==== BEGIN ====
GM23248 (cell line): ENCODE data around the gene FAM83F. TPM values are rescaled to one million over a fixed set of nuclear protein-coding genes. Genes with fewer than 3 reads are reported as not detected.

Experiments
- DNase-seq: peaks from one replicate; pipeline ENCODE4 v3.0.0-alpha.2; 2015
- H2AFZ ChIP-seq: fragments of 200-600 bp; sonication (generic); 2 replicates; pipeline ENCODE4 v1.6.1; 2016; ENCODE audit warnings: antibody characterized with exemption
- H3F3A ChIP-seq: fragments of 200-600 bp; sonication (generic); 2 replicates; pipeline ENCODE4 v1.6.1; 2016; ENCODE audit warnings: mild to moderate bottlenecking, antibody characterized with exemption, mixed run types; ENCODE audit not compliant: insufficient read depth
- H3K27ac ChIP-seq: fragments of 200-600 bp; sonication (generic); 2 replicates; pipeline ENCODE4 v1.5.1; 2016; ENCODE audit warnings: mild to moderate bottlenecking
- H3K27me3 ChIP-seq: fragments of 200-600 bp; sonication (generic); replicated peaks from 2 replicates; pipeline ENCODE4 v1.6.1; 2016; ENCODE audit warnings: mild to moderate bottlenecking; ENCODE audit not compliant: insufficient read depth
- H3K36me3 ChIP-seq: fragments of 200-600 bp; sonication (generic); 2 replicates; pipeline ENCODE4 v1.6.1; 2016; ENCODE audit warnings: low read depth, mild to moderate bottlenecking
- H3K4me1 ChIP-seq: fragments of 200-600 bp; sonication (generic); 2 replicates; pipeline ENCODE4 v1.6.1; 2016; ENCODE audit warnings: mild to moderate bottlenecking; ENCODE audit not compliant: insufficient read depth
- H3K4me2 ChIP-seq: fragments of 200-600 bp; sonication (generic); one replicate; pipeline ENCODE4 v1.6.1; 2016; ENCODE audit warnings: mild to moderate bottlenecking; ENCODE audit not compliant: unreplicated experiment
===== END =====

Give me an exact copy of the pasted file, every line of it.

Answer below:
GM23248 (cell line): ENCODE data around the gene FAM83F. TPM values are rescaled to one million over a fixed set of nuclear protein-coding genes. Genes with fewer than 3 reads are reported as not detected.

Experiments
- DNase-seq: peaks from one replicate; pipeline ENCODE4 v3.0.0-alpha.2; 2015
- H2AFZ ChIP-seq: fragments of 200-600 bp; sonication (generic); 2 replicates; pipeline ENCODE4 v1.6.1; 2016; ENCODE audit warnings: antibody characterized with exemption
- H3F3A ChIP-seq: fragments of 200-600 bp; sonication (generic); 2 replicates; pipeline ENCODE4 v1.6.1; 2016; ENCODE audit warnings: mild to moderate bottlenecking, antibody characterized with exemption, mixed run types; ENCODE audit not compliant: insufficient read depth
- H3K27ac ChIP-seq: fragments of 200-600 bp; sonication (generic); 2 replicates; pipeline ENCODE4 v1.5.1; 2016; ENCODE audit warnings: mild to moderate bottlenecking
- H3K27me3 ChIP-seq: fragments of 200-600 bp; sonication (generic); replicated peaks from 2 replicates; pipeline ENCODE4 v1.6.1; 2016; ENCODE audit warnings: mild to moderate bottlenecking; ENCODE audit not compliant: insufficient read depth
- H3K36me3 ChIP-seq: fragments of 200-600 bp; sonication (generic); 2 replicates; pipeline ENCODE4 v1.6.1; 2016; ENCODE audit warnings: low read depth, mild to moderate bottlenecking
- H3K4me1 ChIP-seq: fragments of 200-600 bp; sonication (generic); 2 replicates; pipeline ENCODE4 v1.6.1; 2016; ENCODE audit warnings: mild to moderate bottlenecking; ENCODE audit not compliant: insufficient read depth
- H3K4me2 ChIP-seq: fragments of 200-600 bp; sonication (generic); one replicate; pipeline ENCODE4 v1.6.1; 2016; ENCODE audit warnings: mild to moderate bottlenecking; ENCODE audit not compliant: unreplicated experiment